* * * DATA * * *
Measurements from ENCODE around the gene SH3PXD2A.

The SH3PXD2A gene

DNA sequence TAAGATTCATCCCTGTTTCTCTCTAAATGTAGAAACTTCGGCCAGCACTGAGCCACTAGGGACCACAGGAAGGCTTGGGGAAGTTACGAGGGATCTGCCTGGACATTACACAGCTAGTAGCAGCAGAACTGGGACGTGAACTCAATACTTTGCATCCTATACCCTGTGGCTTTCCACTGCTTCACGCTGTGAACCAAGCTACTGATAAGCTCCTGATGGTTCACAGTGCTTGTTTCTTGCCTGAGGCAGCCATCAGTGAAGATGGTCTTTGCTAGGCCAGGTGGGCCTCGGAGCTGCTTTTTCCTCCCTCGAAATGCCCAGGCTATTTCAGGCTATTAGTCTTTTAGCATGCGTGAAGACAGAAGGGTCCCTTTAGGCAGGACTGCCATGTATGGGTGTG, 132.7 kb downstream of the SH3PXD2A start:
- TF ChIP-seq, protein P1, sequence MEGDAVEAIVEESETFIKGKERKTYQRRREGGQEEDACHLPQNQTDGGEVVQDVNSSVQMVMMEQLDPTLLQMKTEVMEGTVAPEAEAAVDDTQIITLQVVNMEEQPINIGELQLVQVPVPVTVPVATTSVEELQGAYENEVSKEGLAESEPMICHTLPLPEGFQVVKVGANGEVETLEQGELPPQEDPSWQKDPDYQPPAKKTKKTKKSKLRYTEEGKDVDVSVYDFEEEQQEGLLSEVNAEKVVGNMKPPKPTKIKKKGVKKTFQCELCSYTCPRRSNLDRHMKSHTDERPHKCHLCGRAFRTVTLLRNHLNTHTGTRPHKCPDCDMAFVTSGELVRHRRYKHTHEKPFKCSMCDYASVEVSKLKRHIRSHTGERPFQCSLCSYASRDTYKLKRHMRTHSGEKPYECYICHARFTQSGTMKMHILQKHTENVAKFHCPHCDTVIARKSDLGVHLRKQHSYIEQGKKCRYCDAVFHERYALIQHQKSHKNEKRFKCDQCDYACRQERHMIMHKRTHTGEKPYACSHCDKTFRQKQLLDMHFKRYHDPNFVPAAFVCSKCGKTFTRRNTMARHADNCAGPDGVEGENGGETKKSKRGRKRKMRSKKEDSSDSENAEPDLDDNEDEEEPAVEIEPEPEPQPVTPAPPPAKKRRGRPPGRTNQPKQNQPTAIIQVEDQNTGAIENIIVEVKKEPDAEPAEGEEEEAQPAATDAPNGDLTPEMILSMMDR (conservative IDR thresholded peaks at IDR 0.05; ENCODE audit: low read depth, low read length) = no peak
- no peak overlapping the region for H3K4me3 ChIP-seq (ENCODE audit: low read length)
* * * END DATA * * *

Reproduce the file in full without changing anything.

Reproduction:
Measurements from ENCODE around the gene SH3PXD2A.

The SH3PXD2A gene

DNA sequence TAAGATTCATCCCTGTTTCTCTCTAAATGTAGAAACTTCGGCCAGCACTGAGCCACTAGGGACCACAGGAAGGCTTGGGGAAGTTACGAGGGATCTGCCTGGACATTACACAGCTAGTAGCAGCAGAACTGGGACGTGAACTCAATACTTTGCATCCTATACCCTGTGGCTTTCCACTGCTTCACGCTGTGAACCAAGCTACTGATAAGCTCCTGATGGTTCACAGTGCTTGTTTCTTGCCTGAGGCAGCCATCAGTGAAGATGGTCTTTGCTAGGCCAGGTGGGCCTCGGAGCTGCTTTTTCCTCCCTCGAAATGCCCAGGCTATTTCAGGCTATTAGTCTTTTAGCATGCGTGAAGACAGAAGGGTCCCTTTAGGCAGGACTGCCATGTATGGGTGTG, 132.7 kb downstream of the SH3PXD2A start:
- TF ChIP-seq, protein P1, sequence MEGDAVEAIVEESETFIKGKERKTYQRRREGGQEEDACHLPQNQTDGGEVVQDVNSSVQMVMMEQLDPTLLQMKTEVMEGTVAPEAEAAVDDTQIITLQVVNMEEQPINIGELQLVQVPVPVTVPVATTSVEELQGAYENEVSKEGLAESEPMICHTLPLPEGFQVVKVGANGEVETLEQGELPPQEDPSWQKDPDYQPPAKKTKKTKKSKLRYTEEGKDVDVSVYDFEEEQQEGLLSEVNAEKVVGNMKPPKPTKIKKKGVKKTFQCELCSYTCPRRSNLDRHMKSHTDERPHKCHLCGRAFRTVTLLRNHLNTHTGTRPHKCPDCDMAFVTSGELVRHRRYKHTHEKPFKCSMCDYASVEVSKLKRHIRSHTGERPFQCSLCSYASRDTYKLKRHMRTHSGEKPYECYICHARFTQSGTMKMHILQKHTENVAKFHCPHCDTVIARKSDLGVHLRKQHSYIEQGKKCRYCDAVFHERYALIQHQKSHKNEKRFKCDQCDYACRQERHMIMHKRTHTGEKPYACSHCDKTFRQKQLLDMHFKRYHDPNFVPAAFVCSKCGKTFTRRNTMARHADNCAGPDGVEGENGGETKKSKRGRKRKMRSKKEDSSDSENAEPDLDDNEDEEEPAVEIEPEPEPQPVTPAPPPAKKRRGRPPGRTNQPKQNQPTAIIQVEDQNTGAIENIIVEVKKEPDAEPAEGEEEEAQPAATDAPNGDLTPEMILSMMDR (conservative IDR thresholded peaks at IDR 0.05; ENCODE audit: low read depth, low read length) = no peak
- no peak overlapping the region for H3K4me3 ChIP-seq (ENCODE audit: low read length)